Here’s Everything You Need To Know About Guam In Case North Korea Actually Nukes It [PHOTOS]

YouTube screenshot/Movieclips, Shutterstock/Michael Fitzsimmons

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North Korea has warned that it is contemplating a ballistic missile strike — possibly with nuclear warheads — on U.S. military forces in Guam.

Like many Americans, you may be wondering: Why Guam? Also, where is Guam? What is Guam? If you find yourself in Guam, how should you spend your time?

The Daily Caller is here to help.

What and where is Guam?

The small, remote island of Guam is located in the western Pacific Ocean. It is part of a larger group of islands called the Marianas.

The 210-square mile island — roughly 30 miles long — is an unincorporated territory of the United States territory under the authority of Congress.

It is about three times the size of Washington, D.C., according to the CIA World Factbook.

The United States captured Guam in 1898 after soundly whipping Spain in the Spanish-American War.

The population of Guam is just over 160,000 — about the same as Rancho Cucamonga, California.

Guam’s gross domestic product per capita is $31,948, according to the U.S. Department of Commerce. This per-capita amount puts Guam approximately on par with Mississippi, which has the lowest per-capita GDP among the 50 states.

Why Guam?

Guam is a vital strategic site in the Pacific Ocean for the U.S. military. Both Andersen Air Force Base and Naval Base Guam are located on Guam — about 30 miles apart. Three different kinds of strategic bombers are deployed on Andersen Air Force Base.

Some 6,000 members of the U.S. military and their families live on the island.

National defense spending is the primary driver of the Guamanian economy. (Tourism is second.)

B-2 Spirit Stealth Bomber at Andersen Air Force Base Getty Images/Bennie J. Davis USAF

B-2 Spirit Stealth Bomber at Andersen Air Force Base Getty Images/Bennie J. Davis USAF

What should you do in Guam?

Guam is renowned for its gorgeous sunsets and its many miles of clear, blue ocean waters.

The white, sandy beaches are spectacular.

Guam Shutterstock/Michael Fitzsimmons

Guam Shutterstock/Michael Fitzsimmons

Diving among coral reefs and at the Piti Bomb Holes Reserve are popular tourist pastimes.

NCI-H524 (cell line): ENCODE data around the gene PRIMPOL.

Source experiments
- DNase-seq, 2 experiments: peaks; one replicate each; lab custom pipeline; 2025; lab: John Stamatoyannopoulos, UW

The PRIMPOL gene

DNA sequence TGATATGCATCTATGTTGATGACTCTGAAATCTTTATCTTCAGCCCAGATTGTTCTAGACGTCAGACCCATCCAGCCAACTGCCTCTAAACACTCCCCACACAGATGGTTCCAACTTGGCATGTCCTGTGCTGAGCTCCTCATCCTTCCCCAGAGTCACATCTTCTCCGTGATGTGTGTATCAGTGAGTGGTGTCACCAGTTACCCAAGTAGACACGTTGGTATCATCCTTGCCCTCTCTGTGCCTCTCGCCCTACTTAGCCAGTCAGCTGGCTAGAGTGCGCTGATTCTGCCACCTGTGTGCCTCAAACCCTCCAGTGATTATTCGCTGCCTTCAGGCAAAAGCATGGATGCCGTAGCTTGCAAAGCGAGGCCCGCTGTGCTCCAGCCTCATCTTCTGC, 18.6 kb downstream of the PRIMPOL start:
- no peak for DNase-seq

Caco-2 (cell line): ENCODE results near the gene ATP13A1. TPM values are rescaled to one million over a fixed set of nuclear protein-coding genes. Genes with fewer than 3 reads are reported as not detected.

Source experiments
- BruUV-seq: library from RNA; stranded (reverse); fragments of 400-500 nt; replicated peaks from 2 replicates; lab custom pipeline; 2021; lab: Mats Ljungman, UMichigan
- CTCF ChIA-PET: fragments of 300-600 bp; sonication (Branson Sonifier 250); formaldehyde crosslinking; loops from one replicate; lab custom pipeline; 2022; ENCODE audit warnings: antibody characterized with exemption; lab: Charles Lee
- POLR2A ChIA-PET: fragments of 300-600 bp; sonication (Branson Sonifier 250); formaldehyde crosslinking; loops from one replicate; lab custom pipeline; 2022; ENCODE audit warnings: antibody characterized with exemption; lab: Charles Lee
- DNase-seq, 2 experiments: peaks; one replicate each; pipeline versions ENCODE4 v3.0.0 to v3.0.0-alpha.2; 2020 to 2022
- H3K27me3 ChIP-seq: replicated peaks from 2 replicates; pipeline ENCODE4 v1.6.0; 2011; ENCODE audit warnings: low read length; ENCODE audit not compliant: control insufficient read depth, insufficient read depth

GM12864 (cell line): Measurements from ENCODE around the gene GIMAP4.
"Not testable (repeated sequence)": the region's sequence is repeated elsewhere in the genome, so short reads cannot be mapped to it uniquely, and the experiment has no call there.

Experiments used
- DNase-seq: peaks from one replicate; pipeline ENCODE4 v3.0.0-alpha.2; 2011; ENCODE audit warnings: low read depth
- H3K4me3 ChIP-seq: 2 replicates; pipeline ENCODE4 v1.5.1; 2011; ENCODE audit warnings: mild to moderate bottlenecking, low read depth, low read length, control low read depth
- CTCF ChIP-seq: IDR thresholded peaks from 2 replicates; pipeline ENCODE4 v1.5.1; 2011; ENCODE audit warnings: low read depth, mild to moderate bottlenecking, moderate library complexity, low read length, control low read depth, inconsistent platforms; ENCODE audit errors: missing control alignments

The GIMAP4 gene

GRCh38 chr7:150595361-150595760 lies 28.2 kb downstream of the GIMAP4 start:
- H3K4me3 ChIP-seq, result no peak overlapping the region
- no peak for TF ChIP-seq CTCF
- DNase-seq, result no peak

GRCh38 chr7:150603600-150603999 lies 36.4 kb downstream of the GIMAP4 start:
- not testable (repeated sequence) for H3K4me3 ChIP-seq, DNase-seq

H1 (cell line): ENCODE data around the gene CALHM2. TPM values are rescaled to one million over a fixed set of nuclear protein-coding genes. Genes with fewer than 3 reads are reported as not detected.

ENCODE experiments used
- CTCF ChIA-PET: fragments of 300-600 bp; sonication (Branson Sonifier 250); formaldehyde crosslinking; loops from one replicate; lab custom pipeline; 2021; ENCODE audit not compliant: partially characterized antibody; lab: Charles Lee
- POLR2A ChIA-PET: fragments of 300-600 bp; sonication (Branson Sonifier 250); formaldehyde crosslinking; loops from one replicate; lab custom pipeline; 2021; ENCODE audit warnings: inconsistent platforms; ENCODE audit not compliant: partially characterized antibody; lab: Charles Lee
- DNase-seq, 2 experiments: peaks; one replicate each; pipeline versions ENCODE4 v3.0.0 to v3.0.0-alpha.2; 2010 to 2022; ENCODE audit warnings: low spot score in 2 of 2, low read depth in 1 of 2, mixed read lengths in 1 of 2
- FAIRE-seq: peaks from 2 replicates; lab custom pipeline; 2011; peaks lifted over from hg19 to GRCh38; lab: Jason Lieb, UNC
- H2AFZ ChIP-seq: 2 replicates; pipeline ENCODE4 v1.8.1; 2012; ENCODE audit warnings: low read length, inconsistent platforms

When in Guam, the Outrigger Guam Beach Resort “in the heart of Guam” is your best choice, according to Trip Advisor reviewers.

Japanese tourists love to visit Guam, according to Fodor’s.

Guamanian women are exotic and beautiful.

Guam YouTube screenshot/Faceo of Beauty International

Guam YouTube screenshot/Faceo of Beauty International

Authentic Chamorro dancing is a big tourist draw. “The dancing on the massive stage accompanied by music is an awe-inspiring, over-the-top experience,” according to Stripes Guam. “You may even tear up.”

Guam fire dance Getty Images/Matt Roberts for GUAM VISITORS BUREAU

Guam fire dance Getty Images/Matt Roberts for GUAM VISITORS BUREAU

Guam sent five athletes to the 2016 Olympic Games in Rio de Janeiro. They competed admirably but failed to win any medals. Guam has never won an Olympic medal.

Guam Olympic team Getty Images/Gabriel Bouys

Guam Olympic team Getty Images/Gabriel Bouys

Denizens of the small island territory remain unfazed by North Korea’s threats on Wednesday.

For the time being, there have been no discussions regarding the relocation of military dependents from Andersen Air Force Base, the Office of the Secretary of Defense told The Daily Caller News Foundation. (RELATED: All Is Calm In Guam After North Korea Threatens Nuclear Strike)

Rep. Madeleine Bordallo, the delegate from the U.S. territory of Guam to the U.S. House of Representatives, also expressed fortitude, according to Voice of America.

“I remain confident that Guam remains safe and protected,” Bordallo said in a statement. “I want to reiterate that Guam remains safe, and I am confident in the ability of U.S. defenses to protect our island and allies in the region.”

Bordallo, a Democrat, is a non-voting member of the U.S. Congress.

Bordallo Getty Images/Matt Roberts

Bordallo Getty Images/Matt Roberts

Residents of Guam have held United States citizenship by birth since 1950 but they are not eligible to vote for president.

Guamanians do send delegates to the Democratic and Republican national conventions.

In 2016, Guam sent nine Republican delegates to the Republican National Convention (via caucus). All of them were pledged to Donald Trump.

The Democratic Party held a primary in Guam in 2016. Hillary Clinton won with about 60 percent of the vote.

The Guamanian flag features the shape of an ancient Chamorro weapon. Inside the oval is a coconut tree, a sailboat and the word Guam.

flag of Guam Shutterstock/NaughtyNut

flag of Guam Shutterstock/NaughtyNut

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Eric Owens